Irish Alpha-1 Researchers Awarded Funding
The US Alpha-1 Foundation announced its 2016 grant awardees on Monday, May 16 during a reception at the American Thoracic Society (ATS) International Conference in San Francisco. The 14 grant recipients will receive a record total of $1.9 million for their projects. Among the award recipients were two Irish Alpha-1 researchers, Professor Gerry McElvaney and Dr. Emer Reeves, who are both based at the RCSI Smurfit Building in Beaumont Hospital.
Professor McElvaney received funding to study the risk of lung disease caused by a particular type of alpha-1 antitrypsin deficiency (AATD) called SZ AATD. This will be a family based study looking at the risk for COPD in people who are born with 1 copy of the S and 1 copy of the Z variant. Dr. Reeves received funding to look at how platelets behave in people with AATD, and also explore how platelets interact with neutrophils, the important white blood cell which helps to fight off infections.
The Alpha-1 Foundation is committed to finding a cure for alpha-1 antitrypsin deficiency and to improving the lives of people affected by Alpha-1 worldwide. The Alpha-1 Foundation is a not-for-profit organisation founded in 1995 by John Walsh, Sandy Lindsey and Susan Stanley, three individuals diagnosed with Alpha-1 Antitrypsin Deficiency (Alpha-1). To read more visit the US Alpha-1 Foundation website here.
At the same conference, the Irish Alpha One Foundation presented findings from the national AATD targeted detection programme. So far the national screening programme has detected over 500 people with the severe form of the condition (ZZ or SZ) and over 2,000 people who have a milder form of deficiency (MZ). A further group have been found to have rare variants (for example F, Mmalton and Null) which can also cause lung, liver, and skin problems. The conference was an excellent opportunity to meet others working in the field of AATD and share knowledge and experience.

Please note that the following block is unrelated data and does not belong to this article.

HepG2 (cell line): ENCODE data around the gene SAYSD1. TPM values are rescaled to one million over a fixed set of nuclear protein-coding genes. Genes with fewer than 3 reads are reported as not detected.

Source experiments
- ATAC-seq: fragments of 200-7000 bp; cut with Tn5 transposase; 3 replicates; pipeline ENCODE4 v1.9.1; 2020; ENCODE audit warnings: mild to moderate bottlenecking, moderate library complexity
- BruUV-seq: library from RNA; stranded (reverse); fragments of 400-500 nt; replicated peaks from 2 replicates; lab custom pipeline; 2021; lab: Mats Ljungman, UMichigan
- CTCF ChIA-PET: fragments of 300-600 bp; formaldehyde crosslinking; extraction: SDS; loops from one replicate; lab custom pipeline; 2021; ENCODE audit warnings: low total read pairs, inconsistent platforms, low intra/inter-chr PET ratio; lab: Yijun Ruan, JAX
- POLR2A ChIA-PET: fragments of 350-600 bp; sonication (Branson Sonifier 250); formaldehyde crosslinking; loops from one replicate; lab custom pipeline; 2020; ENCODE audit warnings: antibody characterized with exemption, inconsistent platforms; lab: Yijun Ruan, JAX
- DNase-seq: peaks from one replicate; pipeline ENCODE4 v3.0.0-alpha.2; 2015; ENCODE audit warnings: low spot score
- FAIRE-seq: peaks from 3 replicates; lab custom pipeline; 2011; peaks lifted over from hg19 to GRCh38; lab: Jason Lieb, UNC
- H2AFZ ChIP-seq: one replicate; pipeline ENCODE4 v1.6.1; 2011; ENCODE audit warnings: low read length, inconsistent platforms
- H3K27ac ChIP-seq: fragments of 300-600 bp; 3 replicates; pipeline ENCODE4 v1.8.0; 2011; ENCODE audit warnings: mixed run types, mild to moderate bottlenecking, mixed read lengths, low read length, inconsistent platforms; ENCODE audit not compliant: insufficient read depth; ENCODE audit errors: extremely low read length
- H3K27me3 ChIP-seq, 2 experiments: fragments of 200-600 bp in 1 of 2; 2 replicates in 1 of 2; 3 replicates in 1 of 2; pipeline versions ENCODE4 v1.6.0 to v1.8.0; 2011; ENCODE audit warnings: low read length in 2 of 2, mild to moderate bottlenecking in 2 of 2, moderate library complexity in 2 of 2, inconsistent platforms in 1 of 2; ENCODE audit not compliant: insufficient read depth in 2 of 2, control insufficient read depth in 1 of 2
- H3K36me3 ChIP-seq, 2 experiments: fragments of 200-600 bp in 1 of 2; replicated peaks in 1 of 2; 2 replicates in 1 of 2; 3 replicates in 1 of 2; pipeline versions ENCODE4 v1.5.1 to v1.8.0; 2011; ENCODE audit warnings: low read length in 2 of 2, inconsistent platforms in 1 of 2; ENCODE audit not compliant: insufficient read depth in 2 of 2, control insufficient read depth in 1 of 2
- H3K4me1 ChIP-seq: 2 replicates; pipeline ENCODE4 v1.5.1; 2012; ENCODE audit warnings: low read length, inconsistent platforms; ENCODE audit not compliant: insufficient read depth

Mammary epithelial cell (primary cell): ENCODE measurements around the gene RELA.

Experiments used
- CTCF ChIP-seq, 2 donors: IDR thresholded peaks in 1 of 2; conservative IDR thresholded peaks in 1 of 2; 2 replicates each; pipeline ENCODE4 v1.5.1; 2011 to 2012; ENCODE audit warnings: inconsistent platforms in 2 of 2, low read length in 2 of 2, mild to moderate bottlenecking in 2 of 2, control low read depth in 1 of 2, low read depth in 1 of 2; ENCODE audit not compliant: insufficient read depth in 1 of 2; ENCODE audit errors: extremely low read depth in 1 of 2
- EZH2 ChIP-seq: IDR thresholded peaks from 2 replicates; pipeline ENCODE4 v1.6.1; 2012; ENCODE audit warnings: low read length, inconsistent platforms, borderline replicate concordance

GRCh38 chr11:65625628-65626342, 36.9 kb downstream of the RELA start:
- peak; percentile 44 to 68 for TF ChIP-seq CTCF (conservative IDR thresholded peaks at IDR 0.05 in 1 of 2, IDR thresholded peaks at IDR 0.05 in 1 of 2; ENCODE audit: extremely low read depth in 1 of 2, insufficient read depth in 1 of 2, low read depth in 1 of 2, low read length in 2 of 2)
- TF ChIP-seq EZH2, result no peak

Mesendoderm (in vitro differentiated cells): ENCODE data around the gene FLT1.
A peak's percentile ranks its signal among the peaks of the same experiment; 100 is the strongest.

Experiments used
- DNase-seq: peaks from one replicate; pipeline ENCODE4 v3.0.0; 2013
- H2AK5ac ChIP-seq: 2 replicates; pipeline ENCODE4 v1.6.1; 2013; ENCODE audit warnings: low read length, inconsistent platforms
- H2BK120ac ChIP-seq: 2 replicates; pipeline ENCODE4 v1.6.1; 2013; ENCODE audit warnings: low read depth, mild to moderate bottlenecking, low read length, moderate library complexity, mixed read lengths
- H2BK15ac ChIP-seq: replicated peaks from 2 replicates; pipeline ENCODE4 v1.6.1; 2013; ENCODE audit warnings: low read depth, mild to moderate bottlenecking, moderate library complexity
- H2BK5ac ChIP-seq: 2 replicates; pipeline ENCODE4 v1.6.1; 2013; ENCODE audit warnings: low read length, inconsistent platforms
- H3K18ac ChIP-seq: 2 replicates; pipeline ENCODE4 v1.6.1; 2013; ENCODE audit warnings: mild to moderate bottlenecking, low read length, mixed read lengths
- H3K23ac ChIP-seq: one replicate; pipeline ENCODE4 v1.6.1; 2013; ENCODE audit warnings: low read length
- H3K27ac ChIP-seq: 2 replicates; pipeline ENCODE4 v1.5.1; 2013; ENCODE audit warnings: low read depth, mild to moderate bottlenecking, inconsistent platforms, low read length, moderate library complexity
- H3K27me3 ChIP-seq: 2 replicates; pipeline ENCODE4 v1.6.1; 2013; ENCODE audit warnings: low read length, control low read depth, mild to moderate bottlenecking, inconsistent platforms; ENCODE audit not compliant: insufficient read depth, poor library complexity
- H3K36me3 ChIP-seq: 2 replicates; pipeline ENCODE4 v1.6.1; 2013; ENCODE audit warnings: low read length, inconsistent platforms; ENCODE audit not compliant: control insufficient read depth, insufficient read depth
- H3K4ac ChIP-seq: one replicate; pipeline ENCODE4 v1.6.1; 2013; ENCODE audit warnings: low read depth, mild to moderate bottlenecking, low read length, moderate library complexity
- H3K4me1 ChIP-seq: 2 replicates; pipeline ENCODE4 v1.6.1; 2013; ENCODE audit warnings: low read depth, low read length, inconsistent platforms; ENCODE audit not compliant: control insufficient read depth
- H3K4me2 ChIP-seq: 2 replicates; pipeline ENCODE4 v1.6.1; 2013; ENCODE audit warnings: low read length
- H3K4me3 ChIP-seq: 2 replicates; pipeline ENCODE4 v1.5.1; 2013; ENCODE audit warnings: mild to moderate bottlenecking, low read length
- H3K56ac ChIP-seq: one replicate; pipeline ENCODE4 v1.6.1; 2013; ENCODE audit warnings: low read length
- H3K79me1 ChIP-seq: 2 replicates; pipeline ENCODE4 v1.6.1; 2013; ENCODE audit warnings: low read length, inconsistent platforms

"Lovin' Our Lungs" Nationwide Movie Competition
Rising star of the silver screen, Sing Street actor Ferdia Walsh-Peelo, today joined with RTÉ Two Tube's Bláthnaid Treacy and Stephen Byrne to launch a nationwide movie competition Lovin' Our Lungs to highlight the importance of lung health for a full and active life. The awards, which are organised by the Irish Lung Health Alliance, a coalition of 17 charities, in partnership with Foróige, the national youth development organisation, are open to teenagers aged between 12 and 18 years (see www.lovinourlungs.ie). This initiative is supported by GSK.
The grim reality is that lung disease accounts for almost half of all chronic illness in nine-year-olds and is the most common health condition in young adults aged 18 to 24 years. Smoking is a leading cause of lung disease and research shows that almost 80 per cent of smokers start the habit before the age of 18 years. The challenge is to bring home to young people, in a way that they can relate to, why minding their lung health is important and how to go about it.